2010 in Review: Michael Saunders

Seattle Mariners' center fielder Michael Saunders makes a leaping catch to grab a fly ball hit by Texas Rangers' Nelson Cruz in the fourth inning at SAFECO Field in Seattle on September 19, 2010. The Mariners beat the Rangers 2-1. UPI Photo/Jim Bryant. Photo via Newscom
The person in the green jacket has terrible depth perception

In a season of things that went wrong, Michael Saunders was (kind of) a bright spot, giving fans a taste of his offensive potential and showing good range in the outfield. Though Saunders contributed only .3 WAR, Mariners fans generally seemed optimistic about Saunders, partially because his last season was so abysmal, and partially because Saunders had stretches of playing very well in between shoulder, wrist, and finger injuries.

Though that may make him look injury prone, his shoulder injury came from crashing into a wall, and didn’t sideline him long. The same goes for his wrist and finger injuries: they are things that may have hurt his production a little bit, but they’re likely not signs of recurring injury problems. He didn’t have any tears or breaks, he just happened to take a few unlucky bumps as the season went on.

What seems to have fans most optimistic about Saunders’ future is that his power has already partially translated to the major leagues. He posted a solid-respectable .156 ISO, after putting up an exciting .234 mark in AAA Tacoma just a year ago. With 10 home runs, 11 doubles, and 2 triples in his 100-game stint this year, it seems like Saunders could develop into a 20 (or more) home run player in the next year or two.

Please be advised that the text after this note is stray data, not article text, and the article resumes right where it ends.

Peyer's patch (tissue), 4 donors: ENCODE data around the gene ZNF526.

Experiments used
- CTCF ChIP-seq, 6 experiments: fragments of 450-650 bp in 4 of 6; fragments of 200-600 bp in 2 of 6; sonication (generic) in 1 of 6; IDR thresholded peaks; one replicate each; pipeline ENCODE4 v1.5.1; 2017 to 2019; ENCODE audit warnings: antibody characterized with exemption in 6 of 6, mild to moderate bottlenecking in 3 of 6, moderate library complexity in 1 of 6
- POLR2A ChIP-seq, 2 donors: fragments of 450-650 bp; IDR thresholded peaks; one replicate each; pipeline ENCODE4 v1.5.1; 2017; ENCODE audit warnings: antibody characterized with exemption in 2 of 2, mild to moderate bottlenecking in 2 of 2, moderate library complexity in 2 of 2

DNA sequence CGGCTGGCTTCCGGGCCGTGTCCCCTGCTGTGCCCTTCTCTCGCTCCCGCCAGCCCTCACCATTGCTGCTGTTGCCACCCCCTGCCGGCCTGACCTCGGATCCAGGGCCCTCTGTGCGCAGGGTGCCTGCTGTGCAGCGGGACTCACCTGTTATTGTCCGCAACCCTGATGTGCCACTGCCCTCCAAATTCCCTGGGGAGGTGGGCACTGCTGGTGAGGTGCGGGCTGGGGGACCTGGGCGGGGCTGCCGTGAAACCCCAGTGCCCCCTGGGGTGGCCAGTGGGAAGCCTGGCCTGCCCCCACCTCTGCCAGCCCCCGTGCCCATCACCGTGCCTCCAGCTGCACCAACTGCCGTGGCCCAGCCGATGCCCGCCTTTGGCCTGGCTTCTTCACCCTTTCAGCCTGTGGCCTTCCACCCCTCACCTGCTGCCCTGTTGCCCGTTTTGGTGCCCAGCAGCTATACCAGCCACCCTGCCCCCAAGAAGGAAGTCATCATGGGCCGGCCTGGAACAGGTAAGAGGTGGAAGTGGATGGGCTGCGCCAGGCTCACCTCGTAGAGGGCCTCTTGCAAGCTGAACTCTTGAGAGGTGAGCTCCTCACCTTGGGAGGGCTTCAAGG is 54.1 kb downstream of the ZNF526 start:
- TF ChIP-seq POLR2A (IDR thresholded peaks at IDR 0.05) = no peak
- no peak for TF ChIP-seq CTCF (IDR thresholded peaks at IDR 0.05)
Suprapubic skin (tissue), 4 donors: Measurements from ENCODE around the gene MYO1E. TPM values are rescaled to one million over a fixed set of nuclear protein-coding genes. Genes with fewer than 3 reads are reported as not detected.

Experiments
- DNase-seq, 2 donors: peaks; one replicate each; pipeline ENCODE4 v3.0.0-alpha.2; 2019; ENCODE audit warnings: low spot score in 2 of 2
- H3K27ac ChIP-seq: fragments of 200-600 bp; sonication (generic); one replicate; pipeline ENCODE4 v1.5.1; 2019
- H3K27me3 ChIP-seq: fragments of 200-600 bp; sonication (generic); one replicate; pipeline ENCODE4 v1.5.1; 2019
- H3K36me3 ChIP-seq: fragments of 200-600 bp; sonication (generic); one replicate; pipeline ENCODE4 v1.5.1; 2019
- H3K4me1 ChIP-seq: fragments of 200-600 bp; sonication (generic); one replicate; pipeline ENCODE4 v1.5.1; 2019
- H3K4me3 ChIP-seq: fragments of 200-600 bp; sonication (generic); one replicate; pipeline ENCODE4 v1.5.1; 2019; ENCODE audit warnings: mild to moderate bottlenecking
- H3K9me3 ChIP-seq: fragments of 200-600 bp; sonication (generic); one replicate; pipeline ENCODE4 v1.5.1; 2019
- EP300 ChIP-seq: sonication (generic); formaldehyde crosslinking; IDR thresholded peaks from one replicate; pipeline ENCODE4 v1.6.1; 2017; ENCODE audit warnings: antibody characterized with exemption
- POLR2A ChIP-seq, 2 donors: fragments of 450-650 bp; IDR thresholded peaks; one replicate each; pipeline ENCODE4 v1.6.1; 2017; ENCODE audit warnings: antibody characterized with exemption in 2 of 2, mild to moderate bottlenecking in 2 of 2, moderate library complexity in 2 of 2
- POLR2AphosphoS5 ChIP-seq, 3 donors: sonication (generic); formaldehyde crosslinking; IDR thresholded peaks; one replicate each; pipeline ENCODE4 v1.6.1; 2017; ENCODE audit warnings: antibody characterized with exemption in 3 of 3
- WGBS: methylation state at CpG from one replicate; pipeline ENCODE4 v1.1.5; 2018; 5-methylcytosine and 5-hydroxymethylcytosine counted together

Saunders took another step forward at the plate this year in the form of discipline. While Saunders looked lost in 2009, swinging at almost anything leading to a terrible 4.7% walk rate, Saunders managed to take more pitches this year and ended the season with an above average 10.7% walk rate. That’s higher than the Mariners’ leader in walks, Chone Figgins (10.5% walk rate.)

With Saunders’ contact also rising, (up to 75.5% of the time he swings from 70.9% in 2009) it’s fair to think his low .260 BABIP will also improve. If Saunders can make better contact, he could fit well into the lineup as a 2, 5, or 6 type of hitter.

While Saunders’ defensive ratings were simply average, (.7 UZR between LF and CF) it must also be stressed that Saunders only played 100 games in 2010, so there is not much of a sample size to draw from. In fact, if we just look at his defensive abilities career wise, he has a UZR score of 5.9 in 146 games. Saunders looked like an above-average defender this year after looking outstanding a year ago, so I think it’s safe to say Saunders can be considered an above-average defensive player.

So what does his future look like in Seattle? Well, Saunders is young, turning 24 this November, and has about one full year of service time. Potential wise, Saunders could end up being a 3 WAR player with a couple of peak seasons between 4 and 5 WAR, but I feel safe saying Saunders will put up close to 2 WAR next year, and it’s not out of the question that it’d be between 2 and 3 if his periods of health (June and July, where he compiled a .763 OPS) are a sign of his immediate capability as a hitter. The Condor should be a solid, if not better piece of the Mariners for years to come.

Tags: Mariners Michael Saunders

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